April 9, 2009
Danny P Smith -
STARKVILLE -- Whether it''s coaching in the Ivy League or in the Southeastern Conference, football is played the same way.
Scott Sallach is finding that out as a member of Dan Mullen''s coaching staff at Mississippi State.
Sallach spent time as an assistant coach at Dartmouth (1998-02) and Princeton (2003-08) before joining the Bulldogs.
There are a few differences, but to Sallach football is still football no matter where it''s played.
"It''s still blocking, tackling, offense, defense, and special teams," Sallach said. "They just play a little bit bigger and faster (in the SEC). There are some changes, but in a basic sense."
Sallach first met Mullen during their freshman year at Ursinus College at football camp.
After graduating from Ursinus in 1994, Sallach got his first coaching job working with wide receivers at Hamilton College in 1994. He went on to hold the same position at Monmouth from 1995-97.
At Dartmouth, Sallach was the wide receivers and special teams coach and went on to work with wide receivers and quarterbacks at Princeton. Princeton made him passing game coordinator in 2008.
As Sallach adjusts to SEC football, MSU is going from the West Coast offense to Mullen''s spread attack. Sallach is teaching the tight ends what to do in the offense.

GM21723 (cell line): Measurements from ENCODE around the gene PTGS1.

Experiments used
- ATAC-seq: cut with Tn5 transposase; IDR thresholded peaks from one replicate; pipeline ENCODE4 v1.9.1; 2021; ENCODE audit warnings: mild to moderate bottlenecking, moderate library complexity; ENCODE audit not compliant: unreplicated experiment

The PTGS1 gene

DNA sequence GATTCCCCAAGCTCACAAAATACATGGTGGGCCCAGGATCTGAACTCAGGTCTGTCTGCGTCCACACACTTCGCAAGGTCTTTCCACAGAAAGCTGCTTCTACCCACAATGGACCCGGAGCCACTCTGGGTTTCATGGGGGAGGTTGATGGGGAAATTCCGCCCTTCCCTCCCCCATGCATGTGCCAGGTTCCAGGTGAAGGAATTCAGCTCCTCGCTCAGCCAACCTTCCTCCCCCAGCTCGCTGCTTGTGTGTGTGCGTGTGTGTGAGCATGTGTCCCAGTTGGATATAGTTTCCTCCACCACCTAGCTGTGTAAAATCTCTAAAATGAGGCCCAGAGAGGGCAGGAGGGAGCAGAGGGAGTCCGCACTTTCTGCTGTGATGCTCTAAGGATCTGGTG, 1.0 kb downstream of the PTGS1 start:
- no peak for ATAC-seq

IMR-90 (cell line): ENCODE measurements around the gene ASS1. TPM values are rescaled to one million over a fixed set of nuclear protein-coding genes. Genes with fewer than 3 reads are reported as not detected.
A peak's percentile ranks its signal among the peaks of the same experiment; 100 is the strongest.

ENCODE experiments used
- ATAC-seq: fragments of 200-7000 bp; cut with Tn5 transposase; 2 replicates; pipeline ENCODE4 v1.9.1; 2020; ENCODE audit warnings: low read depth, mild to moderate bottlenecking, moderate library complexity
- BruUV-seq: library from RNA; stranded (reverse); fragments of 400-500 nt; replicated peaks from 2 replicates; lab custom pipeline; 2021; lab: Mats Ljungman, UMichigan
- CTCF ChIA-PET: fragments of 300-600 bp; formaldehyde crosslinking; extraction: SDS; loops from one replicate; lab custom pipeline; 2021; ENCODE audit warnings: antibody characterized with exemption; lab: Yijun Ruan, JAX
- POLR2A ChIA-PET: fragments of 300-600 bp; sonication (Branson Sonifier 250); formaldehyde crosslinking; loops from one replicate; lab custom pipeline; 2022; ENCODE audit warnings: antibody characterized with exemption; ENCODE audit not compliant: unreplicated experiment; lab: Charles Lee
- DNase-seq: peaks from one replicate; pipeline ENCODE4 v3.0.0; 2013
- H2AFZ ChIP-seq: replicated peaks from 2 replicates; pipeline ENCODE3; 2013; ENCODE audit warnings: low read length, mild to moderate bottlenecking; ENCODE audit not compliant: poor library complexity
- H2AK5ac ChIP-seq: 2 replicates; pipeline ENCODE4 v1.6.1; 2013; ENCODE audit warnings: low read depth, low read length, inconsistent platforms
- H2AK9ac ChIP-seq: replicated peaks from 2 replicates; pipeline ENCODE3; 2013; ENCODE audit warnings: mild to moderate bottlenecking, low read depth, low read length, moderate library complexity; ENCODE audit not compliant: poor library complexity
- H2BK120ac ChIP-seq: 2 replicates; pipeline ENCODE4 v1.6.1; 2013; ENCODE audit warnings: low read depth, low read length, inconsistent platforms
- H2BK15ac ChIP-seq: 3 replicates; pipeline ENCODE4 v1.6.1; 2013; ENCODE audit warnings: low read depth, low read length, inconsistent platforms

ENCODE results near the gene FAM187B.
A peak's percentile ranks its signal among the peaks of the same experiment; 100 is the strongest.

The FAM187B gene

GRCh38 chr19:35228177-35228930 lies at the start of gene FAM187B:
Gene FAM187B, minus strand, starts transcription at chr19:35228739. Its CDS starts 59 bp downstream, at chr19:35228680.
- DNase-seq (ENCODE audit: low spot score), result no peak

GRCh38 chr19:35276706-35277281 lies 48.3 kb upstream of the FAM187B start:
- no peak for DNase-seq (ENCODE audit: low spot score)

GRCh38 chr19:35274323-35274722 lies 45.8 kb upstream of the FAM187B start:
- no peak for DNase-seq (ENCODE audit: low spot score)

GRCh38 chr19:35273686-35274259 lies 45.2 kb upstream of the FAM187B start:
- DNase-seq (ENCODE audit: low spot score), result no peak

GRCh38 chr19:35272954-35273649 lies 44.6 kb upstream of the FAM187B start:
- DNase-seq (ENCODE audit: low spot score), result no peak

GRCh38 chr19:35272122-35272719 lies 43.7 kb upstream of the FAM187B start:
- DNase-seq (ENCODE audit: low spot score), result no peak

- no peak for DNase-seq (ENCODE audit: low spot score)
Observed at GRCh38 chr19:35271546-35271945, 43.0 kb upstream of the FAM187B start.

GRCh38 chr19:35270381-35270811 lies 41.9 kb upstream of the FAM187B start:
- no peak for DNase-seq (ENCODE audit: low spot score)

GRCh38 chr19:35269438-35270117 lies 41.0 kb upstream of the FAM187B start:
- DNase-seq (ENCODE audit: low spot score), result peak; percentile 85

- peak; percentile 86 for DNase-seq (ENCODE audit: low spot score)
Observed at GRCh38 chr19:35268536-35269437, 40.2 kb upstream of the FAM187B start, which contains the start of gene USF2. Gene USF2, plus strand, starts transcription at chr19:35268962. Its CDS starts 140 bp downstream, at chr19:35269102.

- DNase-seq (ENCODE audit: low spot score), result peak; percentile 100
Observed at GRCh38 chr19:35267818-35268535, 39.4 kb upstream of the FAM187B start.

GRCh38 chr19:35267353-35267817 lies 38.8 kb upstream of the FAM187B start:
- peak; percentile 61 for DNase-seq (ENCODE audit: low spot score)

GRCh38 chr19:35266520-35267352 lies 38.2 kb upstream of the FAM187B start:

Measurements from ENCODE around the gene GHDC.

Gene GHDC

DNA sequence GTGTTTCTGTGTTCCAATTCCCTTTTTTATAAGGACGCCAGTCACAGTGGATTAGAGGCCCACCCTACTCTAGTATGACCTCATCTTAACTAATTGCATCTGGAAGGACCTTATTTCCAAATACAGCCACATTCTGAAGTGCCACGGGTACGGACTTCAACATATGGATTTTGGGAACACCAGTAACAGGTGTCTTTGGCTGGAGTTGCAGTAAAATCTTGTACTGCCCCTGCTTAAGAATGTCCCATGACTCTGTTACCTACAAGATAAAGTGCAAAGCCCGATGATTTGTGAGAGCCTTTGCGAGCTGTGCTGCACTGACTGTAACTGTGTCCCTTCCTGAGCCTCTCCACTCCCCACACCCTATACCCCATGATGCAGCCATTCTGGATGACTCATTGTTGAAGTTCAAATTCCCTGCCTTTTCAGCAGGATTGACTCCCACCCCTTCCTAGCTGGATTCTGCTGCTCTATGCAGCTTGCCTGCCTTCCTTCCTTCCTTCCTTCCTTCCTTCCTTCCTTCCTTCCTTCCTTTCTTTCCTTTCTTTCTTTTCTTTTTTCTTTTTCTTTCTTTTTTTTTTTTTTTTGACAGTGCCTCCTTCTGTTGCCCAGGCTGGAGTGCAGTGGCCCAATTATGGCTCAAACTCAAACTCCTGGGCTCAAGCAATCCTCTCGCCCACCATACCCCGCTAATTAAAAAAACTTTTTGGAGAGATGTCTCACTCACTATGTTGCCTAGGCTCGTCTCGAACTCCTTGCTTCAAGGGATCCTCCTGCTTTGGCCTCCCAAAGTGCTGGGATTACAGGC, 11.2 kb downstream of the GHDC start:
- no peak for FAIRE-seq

Tight end Austin Wilbanks know all of the Bulldogs, including Sallach, are learning on the job.
"It''s a lot to take in, but we help each other out and we''re getting there," Wilbanks said. "We''re used to being a power team, and now we are spreading the ball out and learning our signals and plays. We cram as many plays as we can."
Injuries have kept Sallach from having all of his tight ends on the field this spring, but he believes progress is being made and is trying to be patient as everyone learns a new system.
"Any time you get something new, it takes time to get adjusted to it," Sallach said. "From the first scrimmage to the second, I did see improvement. We''ve got a ways to go, but it was good to see improvement from one week to the next."
MSU returns to the practice field at 3:30 today. All sessions are open to the public.